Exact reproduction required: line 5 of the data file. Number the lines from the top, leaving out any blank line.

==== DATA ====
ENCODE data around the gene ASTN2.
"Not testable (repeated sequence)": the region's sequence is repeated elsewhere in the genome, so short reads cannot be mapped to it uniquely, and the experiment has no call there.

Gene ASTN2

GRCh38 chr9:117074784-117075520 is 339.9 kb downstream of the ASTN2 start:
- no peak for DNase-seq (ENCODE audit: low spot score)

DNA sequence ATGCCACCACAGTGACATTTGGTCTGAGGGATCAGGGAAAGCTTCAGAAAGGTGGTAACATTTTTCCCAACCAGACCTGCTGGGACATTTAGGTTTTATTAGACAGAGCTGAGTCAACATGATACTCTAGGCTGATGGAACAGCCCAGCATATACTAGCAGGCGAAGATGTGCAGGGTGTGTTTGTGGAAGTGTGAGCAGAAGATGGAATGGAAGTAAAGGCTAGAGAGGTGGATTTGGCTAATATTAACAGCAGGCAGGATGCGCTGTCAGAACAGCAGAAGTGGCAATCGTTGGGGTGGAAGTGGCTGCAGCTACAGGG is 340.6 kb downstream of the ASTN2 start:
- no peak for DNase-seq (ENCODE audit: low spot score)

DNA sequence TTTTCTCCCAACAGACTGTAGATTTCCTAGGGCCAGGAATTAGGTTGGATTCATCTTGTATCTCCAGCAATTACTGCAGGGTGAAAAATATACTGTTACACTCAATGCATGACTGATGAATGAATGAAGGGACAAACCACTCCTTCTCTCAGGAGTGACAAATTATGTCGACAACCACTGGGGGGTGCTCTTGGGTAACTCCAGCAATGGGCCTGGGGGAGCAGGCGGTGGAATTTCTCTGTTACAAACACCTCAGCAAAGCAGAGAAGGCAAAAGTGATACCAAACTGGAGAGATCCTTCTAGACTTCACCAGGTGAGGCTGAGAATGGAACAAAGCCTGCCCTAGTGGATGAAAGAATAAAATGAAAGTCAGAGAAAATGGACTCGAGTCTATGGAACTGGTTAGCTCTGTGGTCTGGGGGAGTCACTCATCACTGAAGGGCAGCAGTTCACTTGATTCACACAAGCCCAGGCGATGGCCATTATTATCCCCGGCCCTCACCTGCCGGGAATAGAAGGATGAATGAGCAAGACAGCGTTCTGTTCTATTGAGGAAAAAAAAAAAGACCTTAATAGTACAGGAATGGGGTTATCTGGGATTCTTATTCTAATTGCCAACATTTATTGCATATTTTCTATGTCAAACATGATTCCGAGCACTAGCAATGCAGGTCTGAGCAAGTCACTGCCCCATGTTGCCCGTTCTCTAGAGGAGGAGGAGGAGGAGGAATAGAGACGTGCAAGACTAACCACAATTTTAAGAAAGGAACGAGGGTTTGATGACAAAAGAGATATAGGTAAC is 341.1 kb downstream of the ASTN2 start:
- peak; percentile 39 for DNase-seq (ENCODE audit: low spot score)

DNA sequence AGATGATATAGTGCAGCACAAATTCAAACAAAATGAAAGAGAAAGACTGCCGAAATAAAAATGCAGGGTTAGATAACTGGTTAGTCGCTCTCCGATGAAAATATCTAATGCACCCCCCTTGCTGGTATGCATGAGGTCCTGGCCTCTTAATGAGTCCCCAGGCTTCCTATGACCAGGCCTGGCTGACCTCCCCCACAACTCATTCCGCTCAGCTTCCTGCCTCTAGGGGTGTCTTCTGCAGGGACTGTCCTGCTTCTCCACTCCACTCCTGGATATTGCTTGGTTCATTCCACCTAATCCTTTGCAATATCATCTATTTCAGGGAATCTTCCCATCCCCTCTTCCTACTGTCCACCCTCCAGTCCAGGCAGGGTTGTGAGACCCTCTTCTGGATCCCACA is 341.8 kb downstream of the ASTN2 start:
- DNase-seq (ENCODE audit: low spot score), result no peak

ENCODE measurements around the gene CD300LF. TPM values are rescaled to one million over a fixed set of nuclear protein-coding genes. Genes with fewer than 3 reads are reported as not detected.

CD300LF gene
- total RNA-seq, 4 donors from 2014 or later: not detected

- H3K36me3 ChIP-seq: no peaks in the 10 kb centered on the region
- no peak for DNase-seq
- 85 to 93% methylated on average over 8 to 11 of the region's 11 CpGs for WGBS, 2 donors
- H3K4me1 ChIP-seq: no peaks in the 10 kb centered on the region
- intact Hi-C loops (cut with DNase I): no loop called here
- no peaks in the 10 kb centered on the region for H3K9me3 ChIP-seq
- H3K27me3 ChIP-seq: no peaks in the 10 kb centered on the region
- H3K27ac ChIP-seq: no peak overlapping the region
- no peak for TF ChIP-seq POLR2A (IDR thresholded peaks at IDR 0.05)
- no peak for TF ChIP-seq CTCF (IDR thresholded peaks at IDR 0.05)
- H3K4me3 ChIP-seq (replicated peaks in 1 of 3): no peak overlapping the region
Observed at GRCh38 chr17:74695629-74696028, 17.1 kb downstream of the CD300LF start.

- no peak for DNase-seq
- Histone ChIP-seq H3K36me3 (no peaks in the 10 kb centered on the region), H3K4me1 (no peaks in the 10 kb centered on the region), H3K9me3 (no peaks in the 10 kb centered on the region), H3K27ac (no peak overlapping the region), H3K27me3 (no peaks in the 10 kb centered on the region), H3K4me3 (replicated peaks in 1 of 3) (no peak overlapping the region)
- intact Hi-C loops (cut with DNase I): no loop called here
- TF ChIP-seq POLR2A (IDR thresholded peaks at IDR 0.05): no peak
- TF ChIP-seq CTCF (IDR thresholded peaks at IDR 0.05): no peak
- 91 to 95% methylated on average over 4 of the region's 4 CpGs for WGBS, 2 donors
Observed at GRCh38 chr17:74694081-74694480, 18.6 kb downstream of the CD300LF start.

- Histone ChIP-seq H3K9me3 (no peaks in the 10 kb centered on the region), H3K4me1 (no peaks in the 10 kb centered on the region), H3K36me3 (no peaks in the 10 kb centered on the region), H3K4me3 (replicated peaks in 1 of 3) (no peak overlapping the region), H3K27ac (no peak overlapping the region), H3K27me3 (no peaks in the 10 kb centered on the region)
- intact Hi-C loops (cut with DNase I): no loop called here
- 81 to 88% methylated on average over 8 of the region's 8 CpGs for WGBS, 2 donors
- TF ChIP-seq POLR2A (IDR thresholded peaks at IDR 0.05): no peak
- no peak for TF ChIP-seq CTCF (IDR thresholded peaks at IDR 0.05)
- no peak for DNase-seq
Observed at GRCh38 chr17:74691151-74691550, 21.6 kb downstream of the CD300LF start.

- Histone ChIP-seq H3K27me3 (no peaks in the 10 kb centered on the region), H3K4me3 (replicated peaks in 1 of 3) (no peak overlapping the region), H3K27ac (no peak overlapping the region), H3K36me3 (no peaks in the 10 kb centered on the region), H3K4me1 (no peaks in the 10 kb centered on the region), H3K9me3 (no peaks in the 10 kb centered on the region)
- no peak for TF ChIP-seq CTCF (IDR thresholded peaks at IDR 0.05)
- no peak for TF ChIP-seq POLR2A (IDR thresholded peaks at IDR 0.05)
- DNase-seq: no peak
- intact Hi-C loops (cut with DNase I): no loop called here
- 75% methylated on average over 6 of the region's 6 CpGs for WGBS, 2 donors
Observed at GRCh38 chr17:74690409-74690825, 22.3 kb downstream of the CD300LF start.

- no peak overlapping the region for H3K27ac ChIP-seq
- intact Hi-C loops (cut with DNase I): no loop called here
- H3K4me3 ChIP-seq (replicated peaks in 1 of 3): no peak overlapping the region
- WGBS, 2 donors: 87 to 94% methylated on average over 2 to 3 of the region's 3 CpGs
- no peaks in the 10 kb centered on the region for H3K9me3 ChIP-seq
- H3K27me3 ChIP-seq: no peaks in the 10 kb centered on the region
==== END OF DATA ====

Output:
- no peak for DNase-seq (ENCODE audit: low spot score)